Saturday, January 4, 2014

Stronger, more elastic hair with the power of beet sugar

When I think of the qualities of healthy hair strands, I would list them as the following:

+ Smooth, in tact cuticle layer
+ Adequate moisture levels
+ Adequate strength
+ High levels of elasticity

The last quality is something which has always been of interest to me.  Back in the day, when I would find long strands of hair from my co-workers, I'd stretch those hairs as far as I could to see how much it would require to break it.  Needless to say, those strands could withstand so much stretching it was unbelievable.  I could only imagine the amount of retention one could achieve with hair that flexible.

The next obvious thought was how I could increase the elasticity in my own hair.  Answers like "improve your moisture/strength levels" seemed like the right  solution at the time but, deep down, I wondered if there was something I was still missing.  Then I stumbled upon an interesting study  on increasing the tensile strength (elasticity) of hair using beet sugar!


Yes! A beet sugar derivative also known as betaine (trimethyl glycine).  Bleached hair was taken from Asian & Caucasian subjects and extended to see how much the strand would stretch before breakage occurs.  Kinda like what I used to do but a bit more scientific.  By the way, the Asian hair was double bleached because it's traditionally stronger than other hair types.  They washed the hair samples with a shampoo containing SLS and air dried.  The control group air dried without a leave-in product. The test group air dried with a solution containing 5% betaine solution.

Both types of hair experienced "a higher elastic extension" when exposed to stress after the betaine solution was applied.   European hair experienced an extension of 15-25% of it's initial length compared to that control group of hair without the leave-in.  Asian hair experienced a higher yield in break extension by 25% of initial length.  Overall, hair treated with betaine solution demonstrated improved hair strength, was less prone to fracture under stress and was described as less brittle.  What makes betaine work so well is it's affinity to water.  Betaine is said to help the hair better retain moisture.  It's actually naturally found in our hair, but in very small amounts. Chemical processes impact the availability of betaine in the stands so adding back into the hair is one step we can take to bring it back to it's natural strength levels.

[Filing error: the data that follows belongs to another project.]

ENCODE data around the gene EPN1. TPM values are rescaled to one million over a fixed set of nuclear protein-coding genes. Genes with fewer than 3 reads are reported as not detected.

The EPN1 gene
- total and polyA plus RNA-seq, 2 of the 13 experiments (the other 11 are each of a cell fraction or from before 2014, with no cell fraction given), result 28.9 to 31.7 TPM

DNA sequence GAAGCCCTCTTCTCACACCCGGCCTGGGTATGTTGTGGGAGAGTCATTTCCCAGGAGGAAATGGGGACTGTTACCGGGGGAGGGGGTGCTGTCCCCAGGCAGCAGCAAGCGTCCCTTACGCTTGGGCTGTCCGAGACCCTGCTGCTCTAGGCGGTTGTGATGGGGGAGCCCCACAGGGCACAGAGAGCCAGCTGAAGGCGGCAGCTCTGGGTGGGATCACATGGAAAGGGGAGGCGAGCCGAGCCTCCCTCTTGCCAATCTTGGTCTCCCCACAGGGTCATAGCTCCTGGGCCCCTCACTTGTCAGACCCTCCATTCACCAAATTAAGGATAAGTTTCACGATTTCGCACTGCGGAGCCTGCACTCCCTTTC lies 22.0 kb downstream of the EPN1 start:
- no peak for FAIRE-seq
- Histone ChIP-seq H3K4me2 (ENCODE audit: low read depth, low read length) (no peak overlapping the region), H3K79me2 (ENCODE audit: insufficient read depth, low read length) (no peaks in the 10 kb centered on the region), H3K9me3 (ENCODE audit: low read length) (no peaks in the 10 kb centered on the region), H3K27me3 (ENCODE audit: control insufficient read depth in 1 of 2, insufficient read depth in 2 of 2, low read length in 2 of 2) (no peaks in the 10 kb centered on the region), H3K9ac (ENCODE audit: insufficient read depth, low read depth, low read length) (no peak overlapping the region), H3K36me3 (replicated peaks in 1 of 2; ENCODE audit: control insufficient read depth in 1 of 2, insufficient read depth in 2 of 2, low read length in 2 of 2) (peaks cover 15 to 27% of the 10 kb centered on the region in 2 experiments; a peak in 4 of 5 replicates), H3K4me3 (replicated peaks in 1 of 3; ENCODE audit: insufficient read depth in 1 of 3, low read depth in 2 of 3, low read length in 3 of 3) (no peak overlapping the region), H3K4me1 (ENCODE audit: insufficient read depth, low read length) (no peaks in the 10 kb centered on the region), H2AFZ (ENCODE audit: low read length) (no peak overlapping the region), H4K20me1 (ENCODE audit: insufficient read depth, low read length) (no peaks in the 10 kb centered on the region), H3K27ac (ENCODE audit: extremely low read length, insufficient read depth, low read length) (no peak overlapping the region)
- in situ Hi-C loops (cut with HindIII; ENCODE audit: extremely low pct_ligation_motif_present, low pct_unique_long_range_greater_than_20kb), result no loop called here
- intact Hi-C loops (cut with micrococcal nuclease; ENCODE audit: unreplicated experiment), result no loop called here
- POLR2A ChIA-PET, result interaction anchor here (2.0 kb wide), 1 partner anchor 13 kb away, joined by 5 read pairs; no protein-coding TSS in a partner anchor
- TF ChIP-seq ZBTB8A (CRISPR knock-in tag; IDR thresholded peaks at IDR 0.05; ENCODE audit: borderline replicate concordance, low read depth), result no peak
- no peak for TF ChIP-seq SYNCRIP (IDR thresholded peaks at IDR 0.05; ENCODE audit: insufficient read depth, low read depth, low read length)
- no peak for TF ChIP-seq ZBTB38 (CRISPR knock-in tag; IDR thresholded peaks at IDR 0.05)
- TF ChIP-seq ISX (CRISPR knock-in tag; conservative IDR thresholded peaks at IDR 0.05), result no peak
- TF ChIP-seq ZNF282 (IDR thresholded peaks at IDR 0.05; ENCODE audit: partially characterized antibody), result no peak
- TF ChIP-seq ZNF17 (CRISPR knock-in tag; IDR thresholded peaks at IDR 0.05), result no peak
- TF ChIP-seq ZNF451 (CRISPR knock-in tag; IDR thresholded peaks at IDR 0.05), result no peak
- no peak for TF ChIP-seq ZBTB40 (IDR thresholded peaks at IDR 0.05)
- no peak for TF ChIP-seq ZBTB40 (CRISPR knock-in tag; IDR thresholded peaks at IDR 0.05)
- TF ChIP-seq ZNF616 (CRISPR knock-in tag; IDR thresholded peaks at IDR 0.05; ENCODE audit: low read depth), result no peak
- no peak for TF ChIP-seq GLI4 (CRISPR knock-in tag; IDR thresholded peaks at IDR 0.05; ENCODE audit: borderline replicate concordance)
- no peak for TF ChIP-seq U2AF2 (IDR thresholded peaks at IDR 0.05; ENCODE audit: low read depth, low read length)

15-25% additional elasticity sounds really exciting.  I immediately wanted to get my hands on some of this stuff so I went scouring online for commercial products with this ingredient.  I found some products with coca-betaine which is derived from coconut oil.  Not sure if this behaves the same in the hair as the beet version so I kept looking for the original source.  I did find a line called Shielo which has a leave in conditioner with betaine as one of the active ingredients.  And.....I also came up on some pure trimethyl glycine powder sold on Amazon.  I'll be picking up the betaine powder and adding to my leave-in spray bottle along with my deep conditioner.  They say it's highly water soluable so it should mix well in liquids.  There are some health benefits to betaine as well which is why it's available as a supplement.  I'll be adding it to my smoothies as well.




  1. If I remember correctly, the Burt's Bees Company had a beet shine shampoo a few years ago. I don't think they sell it anymore. I think they do mango shine now.

    ReplyDelete
  2. I'm back. The shampoo was Burt's Bees Grapefruit and Beet Sugar and there use to be a matching conditioner.

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  3. These two conditioners both contain betaine:

    1. Infusium 23 Moisture Replenisher Conditioner
    2. Infusium 23 Repair & Renew Conditioner

    ReplyDelete
  4. So what is the exact measurement for a 5% concentration?

    ReplyDelete

 

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